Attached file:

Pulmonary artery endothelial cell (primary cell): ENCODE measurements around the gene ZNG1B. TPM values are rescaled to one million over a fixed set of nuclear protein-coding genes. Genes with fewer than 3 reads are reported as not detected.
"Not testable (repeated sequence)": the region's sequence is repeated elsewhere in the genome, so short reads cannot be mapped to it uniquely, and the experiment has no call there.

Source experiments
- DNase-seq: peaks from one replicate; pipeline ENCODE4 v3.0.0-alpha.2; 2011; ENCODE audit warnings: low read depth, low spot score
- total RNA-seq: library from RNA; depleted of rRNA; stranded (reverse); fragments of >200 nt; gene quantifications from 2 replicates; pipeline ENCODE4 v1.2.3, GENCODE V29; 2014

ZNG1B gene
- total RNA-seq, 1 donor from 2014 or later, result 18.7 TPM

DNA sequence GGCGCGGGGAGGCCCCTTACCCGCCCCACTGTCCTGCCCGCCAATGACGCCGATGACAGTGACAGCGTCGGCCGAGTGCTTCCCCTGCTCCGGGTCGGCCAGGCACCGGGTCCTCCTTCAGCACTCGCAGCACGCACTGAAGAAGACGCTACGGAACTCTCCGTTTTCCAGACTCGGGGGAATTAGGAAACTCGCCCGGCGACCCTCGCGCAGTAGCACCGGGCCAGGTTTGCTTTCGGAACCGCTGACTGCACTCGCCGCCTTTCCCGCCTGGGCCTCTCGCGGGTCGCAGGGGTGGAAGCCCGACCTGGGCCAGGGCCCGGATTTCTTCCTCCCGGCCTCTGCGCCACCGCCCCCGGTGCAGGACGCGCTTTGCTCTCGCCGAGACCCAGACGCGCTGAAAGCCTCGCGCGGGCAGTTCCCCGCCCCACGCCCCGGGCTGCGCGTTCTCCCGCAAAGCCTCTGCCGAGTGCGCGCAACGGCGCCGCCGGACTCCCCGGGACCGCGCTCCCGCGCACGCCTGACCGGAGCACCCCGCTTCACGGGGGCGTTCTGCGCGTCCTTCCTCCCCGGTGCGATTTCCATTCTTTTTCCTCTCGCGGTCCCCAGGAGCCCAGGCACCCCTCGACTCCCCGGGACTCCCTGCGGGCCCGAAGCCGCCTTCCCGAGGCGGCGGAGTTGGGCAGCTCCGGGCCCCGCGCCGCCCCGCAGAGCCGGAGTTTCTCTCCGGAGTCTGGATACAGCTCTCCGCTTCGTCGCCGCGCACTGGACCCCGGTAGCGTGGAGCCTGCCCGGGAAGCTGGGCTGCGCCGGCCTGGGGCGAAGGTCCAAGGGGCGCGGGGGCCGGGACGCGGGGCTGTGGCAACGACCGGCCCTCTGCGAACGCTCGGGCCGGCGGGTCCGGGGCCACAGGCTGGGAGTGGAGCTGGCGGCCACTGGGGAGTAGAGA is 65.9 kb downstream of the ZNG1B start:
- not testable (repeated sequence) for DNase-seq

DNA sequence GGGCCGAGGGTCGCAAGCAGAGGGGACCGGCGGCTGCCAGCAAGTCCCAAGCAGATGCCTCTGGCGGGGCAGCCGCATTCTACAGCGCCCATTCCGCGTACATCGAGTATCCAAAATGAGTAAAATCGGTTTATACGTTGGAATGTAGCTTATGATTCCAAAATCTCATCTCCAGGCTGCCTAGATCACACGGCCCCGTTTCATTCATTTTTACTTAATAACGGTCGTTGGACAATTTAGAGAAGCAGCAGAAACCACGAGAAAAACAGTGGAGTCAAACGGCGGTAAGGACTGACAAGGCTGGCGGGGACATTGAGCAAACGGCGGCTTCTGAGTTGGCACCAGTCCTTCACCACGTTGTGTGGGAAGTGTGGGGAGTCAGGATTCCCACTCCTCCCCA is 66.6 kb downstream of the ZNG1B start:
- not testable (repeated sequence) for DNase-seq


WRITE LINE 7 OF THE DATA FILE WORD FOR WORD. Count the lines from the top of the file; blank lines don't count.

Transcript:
- total RNA-seq, 1 donor from 2014 or later, result 18.7 TPM